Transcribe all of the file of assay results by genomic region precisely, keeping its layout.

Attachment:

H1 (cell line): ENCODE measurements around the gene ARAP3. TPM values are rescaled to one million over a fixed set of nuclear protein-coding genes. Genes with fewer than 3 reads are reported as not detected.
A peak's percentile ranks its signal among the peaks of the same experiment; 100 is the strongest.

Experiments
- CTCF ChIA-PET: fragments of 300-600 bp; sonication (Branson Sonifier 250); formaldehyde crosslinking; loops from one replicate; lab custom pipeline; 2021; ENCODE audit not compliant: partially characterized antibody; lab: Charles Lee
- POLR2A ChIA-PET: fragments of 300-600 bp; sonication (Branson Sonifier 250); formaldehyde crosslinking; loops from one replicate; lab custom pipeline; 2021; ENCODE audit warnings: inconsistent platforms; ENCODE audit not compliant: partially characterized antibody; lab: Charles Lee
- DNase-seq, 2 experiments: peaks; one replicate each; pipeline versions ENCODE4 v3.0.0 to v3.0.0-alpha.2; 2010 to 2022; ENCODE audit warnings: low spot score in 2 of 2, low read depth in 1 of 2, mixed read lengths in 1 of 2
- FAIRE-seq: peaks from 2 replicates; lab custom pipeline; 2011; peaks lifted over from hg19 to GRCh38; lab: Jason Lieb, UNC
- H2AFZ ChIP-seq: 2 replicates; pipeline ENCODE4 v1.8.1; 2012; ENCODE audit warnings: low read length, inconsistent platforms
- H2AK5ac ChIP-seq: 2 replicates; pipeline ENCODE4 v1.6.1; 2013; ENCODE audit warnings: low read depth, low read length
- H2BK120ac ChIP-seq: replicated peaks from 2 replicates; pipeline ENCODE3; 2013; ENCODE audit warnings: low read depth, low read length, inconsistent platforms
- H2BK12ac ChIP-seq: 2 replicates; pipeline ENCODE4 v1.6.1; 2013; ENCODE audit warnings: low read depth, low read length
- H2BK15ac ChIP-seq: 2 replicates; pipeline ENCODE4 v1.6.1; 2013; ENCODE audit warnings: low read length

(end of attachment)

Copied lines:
H1 (cell line): ENCODE measurements around the gene ARAP3. TPM values are rescaled to one million over a fixed set of nuclear protein-coding genes. Genes with fewer than 3 reads are reported as not detected.
A peak's percentile ranks its signal among the peaks of the same experiment; 100 is the strongest.

Experiments
- CTCF ChIA-PET: fragments of 300-600 bp; sonication (Branson Sonifier 250); formaldehyde crosslinking; loops from one replicate; lab custom pipeline; 2021; ENCODE audit not compliant: partially characterized antibody; lab: Charles Lee
- POLR2A ChIA-PET: fragments of 300-600 bp; sonication (Branson Sonifier 250); formaldehyde crosslinking; loops from one replicate; lab custom pipeline; 2021; ENCODE audit warnings: inconsistent platforms; ENCODE audit not compliant: partially characterized antibody; lab: Charles Lee
- DNase-seq, 2 experiments: peaks; one replicate each; pipeline versions ENCODE4 v3.0.0 to v3.0.0-alpha.2; 2010 to 2022; ENCODE audit warnings: low spot score in 2 of 2, low read depth in 1 of 2, mixed read lengths in 1 of 2
- FAIRE-seq: peaks from 2 replicates; lab custom pipeline; 2011; peaks lifted over from hg19 to GRCh38; lab: Jason Lieb, UNC
- H2AFZ ChIP-seq: 2 replicates; pipeline ENCODE4 v1.8.1; 2012; ENCODE audit warnings: low read length, inconsistent platforms
- H2AK5ac ChIP-seq: 2 replicates; pipeline ENCODE4 v1.6.1; 2013; ENCODE audit warnings: low read depth, low read length
- H2BK120ac ChIP-seq: replicated peaks from 2 replicates; pipeline ENCODE3; 2013; ENCODE audit warnings: low read depth, low read length, inconsistent platforms
- H2BK12ac ChIP-seq: 2 replicates; pipeline ENCODE4 v1.6.1; 2013; ENCODE audit warnings: low read depth, low read length
- H2BK15ac ChIP-seq: 2 replicates; pipeline ENCODE4 v1.6.1; 2013; ENCODE audit warnings: low read length